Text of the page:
byte thisDigit = tempValue % 10;
      //look up the segment pattern needed to display the digit
      byte thisPattern = digitPattern[thisDigit];
      //Calculate remaining digits of the number to be displayed
      tempValue /= 10;

      //Set the segments for this digit
      for (byte segment=0; segment<7; segment++) {
        digitalWrite(segmentPin[digit][segment], bitRead(thisPattern, segment));
      }
    }
    delay(500);
  }
}


I guess the next step is connect the second double display and make them both count...

PaulRB

As a newbie  you did very well to spot those mistakes!

The code i just posted has a small advantage over your code above. It adresses a question you asked a few posts ago.

Be careful about the currents if you attach more digits. The rules that Crossroads posted earlier are in terms of AVR port & pin numbers rather than Arduino pin numbers. this diagram should help you figure out the relationship.

What current is drawn by your two digits now? Put your multimeter where you drew a switch on your last diagram and measure the current. It should peak at "88".

Rovers

Right, I don't have a multimeter but I can see where the 88 comes from. I am going to attach another double digit display but this time with 330+220R just to play it safe. In this way a display should pull 88mA and the other, 74-75mA (no decimal point used), total 162. The important thing is to stay under 200mA correct? I know one display will be brigther than the other but at this moment I don't really mind, when I'll solder them to a board then I'll make sure I have the same resistance on each segment.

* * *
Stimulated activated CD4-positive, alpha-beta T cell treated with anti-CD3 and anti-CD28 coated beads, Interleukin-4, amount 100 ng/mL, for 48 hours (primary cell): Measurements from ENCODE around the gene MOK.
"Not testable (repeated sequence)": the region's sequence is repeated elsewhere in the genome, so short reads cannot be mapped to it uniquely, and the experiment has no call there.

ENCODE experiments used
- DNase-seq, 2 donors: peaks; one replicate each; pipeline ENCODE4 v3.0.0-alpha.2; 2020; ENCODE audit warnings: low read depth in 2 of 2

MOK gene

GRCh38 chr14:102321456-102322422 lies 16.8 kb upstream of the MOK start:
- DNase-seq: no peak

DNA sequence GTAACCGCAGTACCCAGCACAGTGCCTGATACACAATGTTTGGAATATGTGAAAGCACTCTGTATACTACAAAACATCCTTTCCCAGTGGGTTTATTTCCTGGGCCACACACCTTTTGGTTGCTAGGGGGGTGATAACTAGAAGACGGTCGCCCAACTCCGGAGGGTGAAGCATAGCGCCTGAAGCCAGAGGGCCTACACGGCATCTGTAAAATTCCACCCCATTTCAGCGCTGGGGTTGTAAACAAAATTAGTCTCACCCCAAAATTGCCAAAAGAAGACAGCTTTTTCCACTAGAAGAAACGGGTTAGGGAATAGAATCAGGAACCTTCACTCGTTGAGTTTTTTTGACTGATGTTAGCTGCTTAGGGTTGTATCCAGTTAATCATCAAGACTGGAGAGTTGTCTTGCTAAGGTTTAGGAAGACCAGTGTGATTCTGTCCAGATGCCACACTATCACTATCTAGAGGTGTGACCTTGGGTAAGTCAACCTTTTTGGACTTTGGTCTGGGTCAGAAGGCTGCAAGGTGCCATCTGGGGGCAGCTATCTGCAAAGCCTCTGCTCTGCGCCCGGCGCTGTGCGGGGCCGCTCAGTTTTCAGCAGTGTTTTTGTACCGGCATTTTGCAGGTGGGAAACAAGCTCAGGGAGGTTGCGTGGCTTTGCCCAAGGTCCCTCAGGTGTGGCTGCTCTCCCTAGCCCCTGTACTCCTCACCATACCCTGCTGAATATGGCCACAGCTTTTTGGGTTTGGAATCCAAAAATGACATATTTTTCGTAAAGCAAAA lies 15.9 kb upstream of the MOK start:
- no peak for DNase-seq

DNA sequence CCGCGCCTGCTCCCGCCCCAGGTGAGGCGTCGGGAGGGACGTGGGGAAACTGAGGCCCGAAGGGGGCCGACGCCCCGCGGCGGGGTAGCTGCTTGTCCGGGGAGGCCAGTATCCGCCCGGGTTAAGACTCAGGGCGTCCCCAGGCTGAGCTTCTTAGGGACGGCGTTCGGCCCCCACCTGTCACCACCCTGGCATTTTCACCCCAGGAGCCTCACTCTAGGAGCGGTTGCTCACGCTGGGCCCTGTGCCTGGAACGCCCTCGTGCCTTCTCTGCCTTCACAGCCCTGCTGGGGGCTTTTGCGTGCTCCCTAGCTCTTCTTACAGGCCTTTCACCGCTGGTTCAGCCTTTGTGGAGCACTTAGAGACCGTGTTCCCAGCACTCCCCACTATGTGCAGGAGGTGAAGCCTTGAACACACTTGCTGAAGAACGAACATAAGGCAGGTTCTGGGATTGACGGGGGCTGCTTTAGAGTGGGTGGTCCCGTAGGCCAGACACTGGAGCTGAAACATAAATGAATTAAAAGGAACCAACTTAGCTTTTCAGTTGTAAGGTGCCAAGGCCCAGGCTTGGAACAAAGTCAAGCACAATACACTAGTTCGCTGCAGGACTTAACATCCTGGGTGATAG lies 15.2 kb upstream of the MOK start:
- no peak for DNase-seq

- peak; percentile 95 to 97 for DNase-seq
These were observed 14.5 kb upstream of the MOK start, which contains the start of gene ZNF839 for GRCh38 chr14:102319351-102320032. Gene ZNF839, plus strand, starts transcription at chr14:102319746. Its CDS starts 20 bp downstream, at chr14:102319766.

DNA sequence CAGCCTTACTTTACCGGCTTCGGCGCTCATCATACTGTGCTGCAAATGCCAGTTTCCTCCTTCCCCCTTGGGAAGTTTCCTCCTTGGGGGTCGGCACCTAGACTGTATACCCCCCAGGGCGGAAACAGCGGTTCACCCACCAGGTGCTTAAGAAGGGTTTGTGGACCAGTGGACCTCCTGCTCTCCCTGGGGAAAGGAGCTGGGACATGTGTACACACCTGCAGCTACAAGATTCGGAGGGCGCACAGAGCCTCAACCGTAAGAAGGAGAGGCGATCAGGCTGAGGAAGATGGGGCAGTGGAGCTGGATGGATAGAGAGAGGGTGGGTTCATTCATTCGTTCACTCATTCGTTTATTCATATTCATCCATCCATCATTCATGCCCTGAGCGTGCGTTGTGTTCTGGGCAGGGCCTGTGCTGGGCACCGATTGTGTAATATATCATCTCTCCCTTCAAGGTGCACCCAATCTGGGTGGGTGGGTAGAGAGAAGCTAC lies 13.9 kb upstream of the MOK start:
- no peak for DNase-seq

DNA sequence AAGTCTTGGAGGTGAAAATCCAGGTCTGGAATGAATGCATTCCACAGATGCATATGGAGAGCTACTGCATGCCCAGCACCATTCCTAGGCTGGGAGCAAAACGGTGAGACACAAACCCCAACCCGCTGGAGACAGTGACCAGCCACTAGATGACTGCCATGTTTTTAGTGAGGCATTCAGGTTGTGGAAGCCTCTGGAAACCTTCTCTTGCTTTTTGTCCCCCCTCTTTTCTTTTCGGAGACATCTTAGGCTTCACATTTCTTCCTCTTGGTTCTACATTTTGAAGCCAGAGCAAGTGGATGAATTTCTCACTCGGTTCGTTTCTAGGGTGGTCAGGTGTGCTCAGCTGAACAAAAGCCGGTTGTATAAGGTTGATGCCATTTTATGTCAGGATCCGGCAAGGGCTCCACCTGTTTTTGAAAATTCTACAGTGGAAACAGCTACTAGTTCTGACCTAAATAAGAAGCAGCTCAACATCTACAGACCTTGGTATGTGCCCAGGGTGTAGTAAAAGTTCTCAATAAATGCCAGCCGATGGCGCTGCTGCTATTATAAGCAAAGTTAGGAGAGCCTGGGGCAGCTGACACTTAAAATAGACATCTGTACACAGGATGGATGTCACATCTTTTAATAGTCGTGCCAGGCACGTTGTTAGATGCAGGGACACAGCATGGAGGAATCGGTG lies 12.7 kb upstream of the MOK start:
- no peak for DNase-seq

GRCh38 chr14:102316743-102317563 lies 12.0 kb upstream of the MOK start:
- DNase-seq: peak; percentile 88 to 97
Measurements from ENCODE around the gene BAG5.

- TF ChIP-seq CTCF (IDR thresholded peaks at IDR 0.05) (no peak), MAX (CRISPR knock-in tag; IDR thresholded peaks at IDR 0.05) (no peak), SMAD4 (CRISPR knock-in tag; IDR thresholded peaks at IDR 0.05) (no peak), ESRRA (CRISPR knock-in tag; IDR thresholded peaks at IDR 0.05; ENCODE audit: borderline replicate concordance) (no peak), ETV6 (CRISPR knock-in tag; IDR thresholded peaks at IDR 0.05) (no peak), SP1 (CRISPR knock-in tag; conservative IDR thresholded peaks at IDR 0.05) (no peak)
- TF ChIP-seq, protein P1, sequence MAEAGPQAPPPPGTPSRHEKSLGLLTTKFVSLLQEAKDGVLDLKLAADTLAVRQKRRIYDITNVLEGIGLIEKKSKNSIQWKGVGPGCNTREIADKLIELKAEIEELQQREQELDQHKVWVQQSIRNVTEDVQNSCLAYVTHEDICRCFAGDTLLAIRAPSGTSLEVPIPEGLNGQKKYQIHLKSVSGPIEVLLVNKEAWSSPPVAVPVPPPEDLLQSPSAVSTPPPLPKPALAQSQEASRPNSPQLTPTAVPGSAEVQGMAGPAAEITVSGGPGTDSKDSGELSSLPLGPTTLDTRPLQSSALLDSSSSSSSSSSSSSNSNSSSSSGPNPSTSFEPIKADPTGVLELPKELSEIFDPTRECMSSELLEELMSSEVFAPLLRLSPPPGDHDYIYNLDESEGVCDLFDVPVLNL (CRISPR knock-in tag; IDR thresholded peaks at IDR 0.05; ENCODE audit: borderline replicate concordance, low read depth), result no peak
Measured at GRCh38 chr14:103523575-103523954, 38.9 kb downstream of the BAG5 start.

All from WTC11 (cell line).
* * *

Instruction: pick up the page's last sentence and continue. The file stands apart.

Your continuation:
PaulRB

I don't have a multimeter
You should definitely get one. Just a £10 one will be fine.
display should pull 88mA and the other, 74-75mA (no decimal point used), total 162. The important thing is to stay under 200mA correct?
Not sure where you get 88mA from, i make it (5-2.1)/330*14=123mA for one and (5-2.1)/(330+220)*14=74mA for the other.

Its not quite as simple as 200mA limit. It depends which pins you are using. On Mega you can get away with using 330R for both displays as long as you spread the current over the right ports & pins. Have another look at Crossroads' post and the diagram i gave you the link to.

Rovers

#37
Feb 28, 2016, 02:52 am Last Edit: Feb 28, 2016, 03:05 am by Rovers
Right so, if I understood correctly, as long as I avoid the first 5 digital pin (so starting from digital 6), and from there plug in all my segment all the way up to pin 34, this sum can NOT exceed 200mA (since they are all "green, red and yellow" kind. This if the 200mA limit is not set for each of these colours so all the green can't exceed 200mA, all the red can't exceed 200mA and yellow the same. So my choices are:

- Either using higher resistance resistor (from around 500R) or setting 2 resistor in series for each segment.
-Otherwise would it matter if I split the GNDs of the 2 display into 2 different GNDs pin on the board? like the ones next to pin 13 and pin 52?